A Plan For US–Australia–India Cooperation In Indo–Pacific – Analysis

Discussion in 'Defence & Strategic Issues' started by Galaxy, Nov 4, 2011.

  1. Galaxy

    Galaxy Elite Member Elite Member

    Aug 27, 2011
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    A Plan For US–Australia–India Cooperation In Indo–Pacific – Analysis

    November 4, 2011

    By Lisa Curtis, Walter Lohman, Rory Medcalf, Lydia Powell, Rajeswari Pillai Rajagopalan, Ph.D. and Andrew Shearer.

    Liberal democratic powers in the Indo–Pacific share a strategic interest in enhancing a web of relationships that promotes economic and political stability, security, continued free and open trade throughout the region, and democratic governance. U.S.–India–Australia trilateral cooperation should be a critical element of this underpinning.

    U.S. security pacts with Japan, South Korea, Australia, Thailand, and the Philippines will remain the key pillars of U.S. foreign policy in Asia. For its part, Australia’s security in the region relies heavily on a robust U.S. alliance, in conjunction with partnerships with Asian powers, and Australia’s own military and diplomatic capabilities. While India’s regional engagement is limited in scope, New Delhi is slowly building and strengthening political and economic ties as well as enhancing its naval diplomacy in the region. India signed a free trade agreement (FTA) with the Association of South East Asian Nations (ASEAN) in 2009 and joined the East Asian Summit (EAS) as a founding member in 2005. It signed an FTA with Japan in 2011 and is strengthening its multifaceted relationship with the U.S.

    The U.S., Australia, and India can reinforce and strengthen their unilateral and bilateral efforts in the region by coordinating more broadly in areas of shared strategic, economic, and security interests. This paper examines the prospects for enhanced trilateral dialogue and cooperation among the U.S., Australia, and India as an important component of an overall strategy that enhances collaboration and prepares them to handle various exigencies that confront their shared interests and the broader order that they seek to promote.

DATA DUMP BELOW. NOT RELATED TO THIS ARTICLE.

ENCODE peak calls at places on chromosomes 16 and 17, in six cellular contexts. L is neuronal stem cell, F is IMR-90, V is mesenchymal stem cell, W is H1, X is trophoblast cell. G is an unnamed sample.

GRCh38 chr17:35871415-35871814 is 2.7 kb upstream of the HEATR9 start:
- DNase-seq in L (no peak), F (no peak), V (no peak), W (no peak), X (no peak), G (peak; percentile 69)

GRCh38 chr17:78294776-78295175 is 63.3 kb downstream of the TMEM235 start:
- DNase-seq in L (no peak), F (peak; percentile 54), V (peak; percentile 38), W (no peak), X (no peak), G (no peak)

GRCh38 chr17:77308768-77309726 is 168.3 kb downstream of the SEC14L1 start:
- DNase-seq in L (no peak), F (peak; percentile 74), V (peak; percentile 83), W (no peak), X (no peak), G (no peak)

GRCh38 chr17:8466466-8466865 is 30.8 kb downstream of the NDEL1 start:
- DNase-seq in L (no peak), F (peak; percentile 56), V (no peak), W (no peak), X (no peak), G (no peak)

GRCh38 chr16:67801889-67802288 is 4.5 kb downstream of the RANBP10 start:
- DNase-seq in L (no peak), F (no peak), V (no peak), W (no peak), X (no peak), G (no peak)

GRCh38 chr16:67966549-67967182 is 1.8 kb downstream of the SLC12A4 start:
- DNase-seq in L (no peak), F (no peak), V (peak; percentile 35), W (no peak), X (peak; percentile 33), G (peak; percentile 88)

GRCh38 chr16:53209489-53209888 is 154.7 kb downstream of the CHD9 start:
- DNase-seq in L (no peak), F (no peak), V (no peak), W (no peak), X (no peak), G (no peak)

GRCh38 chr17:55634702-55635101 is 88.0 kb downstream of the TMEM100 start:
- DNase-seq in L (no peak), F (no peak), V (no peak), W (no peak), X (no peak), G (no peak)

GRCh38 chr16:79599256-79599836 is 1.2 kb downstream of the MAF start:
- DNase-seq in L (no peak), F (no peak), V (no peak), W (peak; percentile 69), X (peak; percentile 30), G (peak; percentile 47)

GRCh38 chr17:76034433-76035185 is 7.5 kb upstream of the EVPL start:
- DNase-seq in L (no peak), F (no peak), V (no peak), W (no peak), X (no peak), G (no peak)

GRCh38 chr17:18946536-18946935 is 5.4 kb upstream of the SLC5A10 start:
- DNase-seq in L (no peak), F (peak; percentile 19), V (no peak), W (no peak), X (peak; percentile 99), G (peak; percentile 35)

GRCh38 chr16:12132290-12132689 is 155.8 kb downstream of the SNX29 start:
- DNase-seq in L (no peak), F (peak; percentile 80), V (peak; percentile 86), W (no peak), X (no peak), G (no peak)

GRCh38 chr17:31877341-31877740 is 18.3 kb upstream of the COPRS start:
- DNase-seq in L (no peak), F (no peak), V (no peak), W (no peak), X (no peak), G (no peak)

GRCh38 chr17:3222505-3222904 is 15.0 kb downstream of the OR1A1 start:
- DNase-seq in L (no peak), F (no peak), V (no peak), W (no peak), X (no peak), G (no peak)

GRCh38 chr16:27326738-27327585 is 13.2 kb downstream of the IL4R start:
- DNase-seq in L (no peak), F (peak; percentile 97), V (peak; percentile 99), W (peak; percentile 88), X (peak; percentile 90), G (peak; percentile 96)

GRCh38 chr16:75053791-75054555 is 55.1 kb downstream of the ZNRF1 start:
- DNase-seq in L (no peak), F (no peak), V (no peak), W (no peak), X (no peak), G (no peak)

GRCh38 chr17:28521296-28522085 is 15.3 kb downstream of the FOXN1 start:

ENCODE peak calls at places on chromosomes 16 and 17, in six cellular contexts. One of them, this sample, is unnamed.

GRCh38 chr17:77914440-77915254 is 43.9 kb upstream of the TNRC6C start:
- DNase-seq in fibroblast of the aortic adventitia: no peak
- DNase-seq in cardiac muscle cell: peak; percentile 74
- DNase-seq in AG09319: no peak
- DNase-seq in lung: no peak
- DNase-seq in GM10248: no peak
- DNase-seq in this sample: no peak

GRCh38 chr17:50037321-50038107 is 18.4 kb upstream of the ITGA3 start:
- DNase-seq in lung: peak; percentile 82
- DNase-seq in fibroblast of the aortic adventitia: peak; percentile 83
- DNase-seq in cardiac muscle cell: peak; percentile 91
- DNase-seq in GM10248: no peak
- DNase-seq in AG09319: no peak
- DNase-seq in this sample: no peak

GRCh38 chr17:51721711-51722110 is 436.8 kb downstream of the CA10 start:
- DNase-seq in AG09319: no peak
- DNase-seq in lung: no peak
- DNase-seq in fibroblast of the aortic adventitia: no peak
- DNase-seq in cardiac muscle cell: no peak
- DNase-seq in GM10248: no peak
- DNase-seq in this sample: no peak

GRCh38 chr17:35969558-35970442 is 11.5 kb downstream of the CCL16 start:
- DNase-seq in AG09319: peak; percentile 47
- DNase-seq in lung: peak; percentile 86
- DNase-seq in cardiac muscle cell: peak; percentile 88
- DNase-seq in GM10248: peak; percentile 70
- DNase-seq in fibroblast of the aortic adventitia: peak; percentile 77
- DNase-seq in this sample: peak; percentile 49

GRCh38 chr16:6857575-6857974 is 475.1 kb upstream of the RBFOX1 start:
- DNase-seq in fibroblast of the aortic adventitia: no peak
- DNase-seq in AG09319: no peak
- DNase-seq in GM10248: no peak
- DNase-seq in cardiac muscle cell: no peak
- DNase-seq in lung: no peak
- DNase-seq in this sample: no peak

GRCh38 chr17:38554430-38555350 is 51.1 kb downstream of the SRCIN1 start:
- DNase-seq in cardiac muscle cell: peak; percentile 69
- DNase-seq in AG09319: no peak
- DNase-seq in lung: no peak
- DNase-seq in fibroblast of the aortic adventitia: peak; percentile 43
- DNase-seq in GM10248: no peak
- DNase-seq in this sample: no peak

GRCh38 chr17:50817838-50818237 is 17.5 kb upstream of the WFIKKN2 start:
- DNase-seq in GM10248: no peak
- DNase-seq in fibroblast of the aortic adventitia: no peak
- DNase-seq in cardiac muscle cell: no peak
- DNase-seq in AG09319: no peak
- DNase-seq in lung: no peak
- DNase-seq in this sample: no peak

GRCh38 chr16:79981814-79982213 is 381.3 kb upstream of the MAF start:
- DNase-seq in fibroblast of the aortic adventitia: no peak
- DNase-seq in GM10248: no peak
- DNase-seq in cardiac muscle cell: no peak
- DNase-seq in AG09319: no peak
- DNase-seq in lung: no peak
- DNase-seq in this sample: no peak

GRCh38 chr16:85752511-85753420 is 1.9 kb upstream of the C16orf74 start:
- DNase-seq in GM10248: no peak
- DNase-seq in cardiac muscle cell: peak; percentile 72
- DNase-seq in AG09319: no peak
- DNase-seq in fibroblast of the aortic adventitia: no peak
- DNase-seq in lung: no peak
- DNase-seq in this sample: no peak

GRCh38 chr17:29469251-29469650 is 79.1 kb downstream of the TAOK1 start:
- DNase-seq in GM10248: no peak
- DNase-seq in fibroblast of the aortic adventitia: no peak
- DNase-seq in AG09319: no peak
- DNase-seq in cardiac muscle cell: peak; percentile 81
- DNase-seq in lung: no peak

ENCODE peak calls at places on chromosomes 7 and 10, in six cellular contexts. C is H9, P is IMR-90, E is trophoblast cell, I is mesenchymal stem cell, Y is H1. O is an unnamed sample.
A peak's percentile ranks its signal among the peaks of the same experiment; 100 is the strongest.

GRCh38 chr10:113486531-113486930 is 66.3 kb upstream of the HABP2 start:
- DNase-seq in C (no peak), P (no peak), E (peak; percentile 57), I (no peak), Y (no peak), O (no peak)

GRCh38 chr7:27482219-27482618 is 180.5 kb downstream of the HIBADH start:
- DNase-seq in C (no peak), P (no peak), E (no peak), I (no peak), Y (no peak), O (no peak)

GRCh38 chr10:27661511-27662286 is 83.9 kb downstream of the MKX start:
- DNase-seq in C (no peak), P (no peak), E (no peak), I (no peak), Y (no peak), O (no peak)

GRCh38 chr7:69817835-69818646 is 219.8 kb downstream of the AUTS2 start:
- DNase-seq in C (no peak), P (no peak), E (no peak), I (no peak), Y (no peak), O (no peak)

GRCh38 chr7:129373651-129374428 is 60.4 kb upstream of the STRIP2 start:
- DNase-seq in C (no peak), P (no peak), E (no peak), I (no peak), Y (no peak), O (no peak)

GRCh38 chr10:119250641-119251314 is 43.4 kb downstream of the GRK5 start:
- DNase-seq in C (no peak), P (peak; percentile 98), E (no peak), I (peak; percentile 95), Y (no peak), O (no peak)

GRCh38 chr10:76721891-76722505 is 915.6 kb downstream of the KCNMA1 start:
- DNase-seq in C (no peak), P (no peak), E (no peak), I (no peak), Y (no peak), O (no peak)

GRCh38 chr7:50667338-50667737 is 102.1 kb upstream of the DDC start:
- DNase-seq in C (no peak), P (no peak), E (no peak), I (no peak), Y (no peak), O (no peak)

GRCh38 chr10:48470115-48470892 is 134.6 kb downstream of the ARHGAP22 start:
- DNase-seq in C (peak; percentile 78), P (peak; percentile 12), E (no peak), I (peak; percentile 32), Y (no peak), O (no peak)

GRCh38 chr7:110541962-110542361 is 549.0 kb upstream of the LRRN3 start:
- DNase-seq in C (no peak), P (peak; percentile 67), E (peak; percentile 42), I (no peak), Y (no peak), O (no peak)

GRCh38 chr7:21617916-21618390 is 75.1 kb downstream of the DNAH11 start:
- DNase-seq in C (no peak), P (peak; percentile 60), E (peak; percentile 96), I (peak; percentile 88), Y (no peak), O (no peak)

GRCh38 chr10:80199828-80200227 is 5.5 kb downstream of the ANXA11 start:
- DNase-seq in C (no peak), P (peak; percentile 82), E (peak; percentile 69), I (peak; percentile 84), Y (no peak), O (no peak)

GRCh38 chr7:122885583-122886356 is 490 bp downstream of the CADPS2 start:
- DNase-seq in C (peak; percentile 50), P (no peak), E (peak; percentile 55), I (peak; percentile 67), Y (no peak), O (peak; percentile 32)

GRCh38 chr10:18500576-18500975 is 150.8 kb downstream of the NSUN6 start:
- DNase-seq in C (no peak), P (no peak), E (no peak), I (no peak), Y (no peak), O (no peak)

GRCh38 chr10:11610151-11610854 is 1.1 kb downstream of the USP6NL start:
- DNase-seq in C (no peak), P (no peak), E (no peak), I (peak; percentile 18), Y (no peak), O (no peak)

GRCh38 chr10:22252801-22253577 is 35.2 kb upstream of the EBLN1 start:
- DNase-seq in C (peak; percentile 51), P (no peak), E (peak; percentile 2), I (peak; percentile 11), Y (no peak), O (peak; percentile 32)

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  3. Zebra

    Zebra Senior Member Senior Member

    Mar 18, 2011
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    Canberra again delays implementation of Australia-US defence trade treaty

    By Jon Grevatt

    A parliamentary defence committee in Australia has further delayed implementation of proposed legislation intended to improve defence trade relations with the United States.

    In a report tabled to the Australian Senate on 15 August, the Foreign Affairs, Defence and Trade Legislation Committee said the Australian Department of Defence (DoD) needed to undertake additional "groundwork" before the legislation - the Defence Trade Controls Bill 2011 - could be enacted.

    Central to the committee's concerns is the claimed lack of DoD consultation with agencies in Australia about the impact of the legislation on "intangible" aspects of defence research and development, and how enactment of the bill might be affected by US reform of the International Traffic in Arms Regulations (ITAR).

    The report noted: "Unless [the DoD] can provide assurances to the contrary, the committee believes that it would be folly to proceed with the bill at this time while the resolution of important matters remains outstanding." The report said that it expected the DoD to "find a solution suitable for all stakeholders" by the end of 2012.

    Canberra again delays implementation of Australia-US defence trade treaty

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